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Press Release

Baltimore Fentanyl Dealer Admits to Selling Narcotics to Customers Across Four States

For Immediate Release
U.S. Attorney's Office, District of Maryland
Defendant Possessed 9mm Semi-Automatic Pistol, approximately 68 Grams of Fentanyl, approximately 41 Grams of A Heroin/Tramadol Mixture, and approximately 383 Grams of Marijuana

Baltimore, Maryland – Devin Cunningham, age 26, of Baltimore, Maryland, pleaded guilty today to conspiracy to distribute and possess with intent to distribute controlled substances and possession with intent to distribute controlled substances.   

The guilty plea was announced by United States Attorney for the District of Maryland Erek L. Barron; Acting Special Agent in Charge L.C. Cheeks, Jr. of the Bureau of Alcohol, Tobacco, Firearms and Explosives (ATF) Baltimore Field Division; Assistant Special Agent in Charge Orville O. Greene of the Drug Enforcement Administration, Baltimore District Office; and Special Agent in Charge Thomas J. Sobocinski of the Federal Bureau of Investigation, Baltimore Field Office.          

According to his guilty plea, Cunningham engaged in a years’ long conspiracy to sell and distribute narcotics including fentanyl, heroin, and other controlled substances in Baltimore, Maryland.  During the existence of the conspiracy, which spanned from January 2017 to December 2020, scores of customers from Maryland, Pennsylvania, Virginia, and West Virginia traveled to the Forest Park area of Baltimore, where they would purchase between a half of a gram and several grams of fentanyl or heroin and other controlled substances from Cunningham and his associates.

From June 2018 to October 2018, law enforcement conducted numerous controlled narcotics purchases from Cunningham and his co-conspirators.  In four of the controlled purchases, Cunningham either distributed or participated in the distribution of narcotics, including fentanyl, to a confidential informant.  For example, on July 24, 2018, Cunningham and an accomplice sold less than two grams of a mixture containing fentanyl and heroin to a confidential informant for $200.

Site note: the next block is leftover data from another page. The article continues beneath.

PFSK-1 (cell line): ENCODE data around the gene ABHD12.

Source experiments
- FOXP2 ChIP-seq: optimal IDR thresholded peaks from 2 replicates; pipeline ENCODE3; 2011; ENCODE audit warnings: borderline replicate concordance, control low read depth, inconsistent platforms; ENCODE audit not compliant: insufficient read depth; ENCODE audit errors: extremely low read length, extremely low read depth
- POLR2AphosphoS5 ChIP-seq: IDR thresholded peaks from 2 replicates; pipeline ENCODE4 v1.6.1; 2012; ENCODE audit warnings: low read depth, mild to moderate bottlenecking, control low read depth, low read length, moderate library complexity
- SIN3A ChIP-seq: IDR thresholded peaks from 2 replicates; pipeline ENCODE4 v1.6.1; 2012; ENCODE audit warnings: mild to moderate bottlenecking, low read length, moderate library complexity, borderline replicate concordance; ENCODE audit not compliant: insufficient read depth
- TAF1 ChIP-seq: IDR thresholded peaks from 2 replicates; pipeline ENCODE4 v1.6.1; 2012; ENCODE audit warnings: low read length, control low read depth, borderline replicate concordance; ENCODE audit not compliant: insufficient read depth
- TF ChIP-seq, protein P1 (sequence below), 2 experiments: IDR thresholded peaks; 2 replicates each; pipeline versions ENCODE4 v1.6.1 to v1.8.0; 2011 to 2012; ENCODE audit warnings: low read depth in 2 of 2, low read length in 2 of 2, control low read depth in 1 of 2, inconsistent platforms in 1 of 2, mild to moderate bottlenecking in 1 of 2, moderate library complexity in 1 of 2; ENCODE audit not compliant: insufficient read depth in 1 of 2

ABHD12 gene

As stated in his plea agreement, Cunningham continued to sell heroin and fentanyl until his arrest on December 10, 2020.  During his arrest, agents seized a 9mm semi-automatic pistol, four cell phones, and approximately several thousand dollars cash.  Law enforcement also executed a search warrant on the vehicle that Cunningham operated.  As a result of the executed search warrant, law enforcement recovered drug packaging and labeling materials, digital scales, approximately 68 grams of fentanyl, approximately 41 grams of a heroin/tramadol mixture, and approximately 383 grams of marijuana. 

Cunningham and the government have agreed that, if the Court accepts the plea agreement, Cunningham will be sentenced to between six and ten years in federal prison.  U.S. District Judge Richard D. Bennett has scheduled sentencing for June 22, 2022, at 11 a.m. 

This case is part of Project Safe Neighborhoods (PSN), a program bringing together all levels of law enforcement and the communities they serve to reduce violent crime and make our neighborhoods safer for everyone.  PSN, an evidence-based program proven to be effective at reducing violent crime, is the centerpiece of the Department of Justice’s violent crime reduction efforts.  Through PSN, a broad spectrum of stakeholders work together to identify the most pressing violent crime problems in the community and develop comprehensive solutions to address them.  As part of this strategy, PSN focuses enforcement efforts on the most violent offenders and partners with locally based prevention and reentry programs for lasting reductions in crime.

United States Attorney Erek L. Barron commended the ATF, DEA, and FBI for their work in the investigation.  Mr. Barron thanked Assistant U.S. Attorneys Christopher M. Rigali, who is prosecuting the case.

For more information on the Maryland U.S. Attorney’s Office, its priorities, and resources available to help the community, please visit and

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Alexis Abbott
(301) 344-4342

Updated March 7, 2022

Drug Trafficking